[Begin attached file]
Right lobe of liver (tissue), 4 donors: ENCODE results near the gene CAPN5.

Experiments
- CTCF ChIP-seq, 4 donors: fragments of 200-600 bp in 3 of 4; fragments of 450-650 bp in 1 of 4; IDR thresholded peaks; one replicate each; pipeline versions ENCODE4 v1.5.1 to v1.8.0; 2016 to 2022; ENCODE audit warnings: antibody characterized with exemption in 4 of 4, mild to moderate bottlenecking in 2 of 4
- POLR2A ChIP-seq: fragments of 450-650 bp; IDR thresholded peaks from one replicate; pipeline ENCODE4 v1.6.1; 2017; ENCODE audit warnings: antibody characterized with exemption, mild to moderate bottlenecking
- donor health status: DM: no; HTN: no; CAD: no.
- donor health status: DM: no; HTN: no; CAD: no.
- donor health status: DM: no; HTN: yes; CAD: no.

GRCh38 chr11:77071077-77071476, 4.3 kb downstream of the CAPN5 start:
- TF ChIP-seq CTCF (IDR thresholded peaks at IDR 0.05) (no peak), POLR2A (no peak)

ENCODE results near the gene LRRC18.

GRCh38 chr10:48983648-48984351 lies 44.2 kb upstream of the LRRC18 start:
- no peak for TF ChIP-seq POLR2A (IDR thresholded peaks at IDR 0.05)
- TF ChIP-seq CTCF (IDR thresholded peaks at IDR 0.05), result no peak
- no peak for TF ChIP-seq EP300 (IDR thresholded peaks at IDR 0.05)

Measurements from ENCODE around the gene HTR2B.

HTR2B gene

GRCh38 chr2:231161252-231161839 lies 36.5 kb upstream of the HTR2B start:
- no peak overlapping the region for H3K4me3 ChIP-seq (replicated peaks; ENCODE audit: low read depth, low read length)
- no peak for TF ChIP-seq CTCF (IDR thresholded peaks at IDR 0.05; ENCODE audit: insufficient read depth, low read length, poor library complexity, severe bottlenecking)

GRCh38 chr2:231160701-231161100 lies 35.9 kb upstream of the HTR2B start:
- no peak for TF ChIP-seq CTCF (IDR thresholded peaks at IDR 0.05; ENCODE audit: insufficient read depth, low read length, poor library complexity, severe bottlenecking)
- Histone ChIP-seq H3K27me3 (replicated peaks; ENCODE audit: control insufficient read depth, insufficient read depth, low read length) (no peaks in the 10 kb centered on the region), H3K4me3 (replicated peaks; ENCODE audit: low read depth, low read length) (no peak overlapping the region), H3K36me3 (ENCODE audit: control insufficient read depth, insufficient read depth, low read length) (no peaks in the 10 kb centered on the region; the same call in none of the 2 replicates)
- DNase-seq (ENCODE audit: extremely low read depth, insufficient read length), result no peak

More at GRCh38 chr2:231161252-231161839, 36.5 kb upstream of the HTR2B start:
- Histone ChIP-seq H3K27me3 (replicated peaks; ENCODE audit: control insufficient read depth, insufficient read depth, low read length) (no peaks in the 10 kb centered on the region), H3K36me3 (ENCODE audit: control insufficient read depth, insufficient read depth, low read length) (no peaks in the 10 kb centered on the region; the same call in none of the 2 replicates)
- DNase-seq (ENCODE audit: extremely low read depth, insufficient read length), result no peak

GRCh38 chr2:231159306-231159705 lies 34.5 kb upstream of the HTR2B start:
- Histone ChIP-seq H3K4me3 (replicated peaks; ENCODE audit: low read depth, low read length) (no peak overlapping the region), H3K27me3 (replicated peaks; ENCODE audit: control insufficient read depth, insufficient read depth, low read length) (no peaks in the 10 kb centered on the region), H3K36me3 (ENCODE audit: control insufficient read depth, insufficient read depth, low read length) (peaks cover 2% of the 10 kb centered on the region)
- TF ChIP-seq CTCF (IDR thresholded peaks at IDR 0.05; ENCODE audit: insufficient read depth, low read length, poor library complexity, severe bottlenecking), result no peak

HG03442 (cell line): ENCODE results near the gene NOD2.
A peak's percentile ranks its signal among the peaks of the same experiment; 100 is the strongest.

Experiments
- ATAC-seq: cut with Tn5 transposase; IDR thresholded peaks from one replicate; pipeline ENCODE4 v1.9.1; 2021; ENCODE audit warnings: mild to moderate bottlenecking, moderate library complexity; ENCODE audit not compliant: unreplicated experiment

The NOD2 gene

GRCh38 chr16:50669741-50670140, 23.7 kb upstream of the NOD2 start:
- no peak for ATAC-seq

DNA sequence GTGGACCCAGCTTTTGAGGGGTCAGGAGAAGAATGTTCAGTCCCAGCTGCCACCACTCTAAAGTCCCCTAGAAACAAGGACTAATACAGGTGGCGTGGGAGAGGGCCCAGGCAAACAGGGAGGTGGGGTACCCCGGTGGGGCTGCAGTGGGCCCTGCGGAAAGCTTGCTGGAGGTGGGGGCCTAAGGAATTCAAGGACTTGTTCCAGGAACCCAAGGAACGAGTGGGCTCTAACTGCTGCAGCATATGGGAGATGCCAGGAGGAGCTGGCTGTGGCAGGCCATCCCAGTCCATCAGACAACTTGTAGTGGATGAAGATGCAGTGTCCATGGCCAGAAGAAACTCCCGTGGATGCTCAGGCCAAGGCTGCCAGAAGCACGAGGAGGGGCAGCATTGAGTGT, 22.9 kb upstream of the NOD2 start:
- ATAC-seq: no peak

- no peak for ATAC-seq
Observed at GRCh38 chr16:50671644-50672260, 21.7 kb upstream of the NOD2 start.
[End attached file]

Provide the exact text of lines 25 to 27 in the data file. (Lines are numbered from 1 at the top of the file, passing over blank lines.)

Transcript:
- Histone ChIP-seq H3K27me3 (replicated peaks; ENCODE audit: control insufficient read depth, insufficient read depth, low read length) (no peaks in the 10 kb centered on the region), H3K36me3 (ENCODE audit: control insufficient read depth, insufficient read depth, low read length) (no peaks in the 10 kb centered on the region; the same call in none of the 2 replicates)
- DNase-seq (ENCODE audit: extremely low read depth, insufficient read length), result no peak

GRCh38 chr2:231159306-231159705 lies 34.5 kb upstream of the HTR2B start: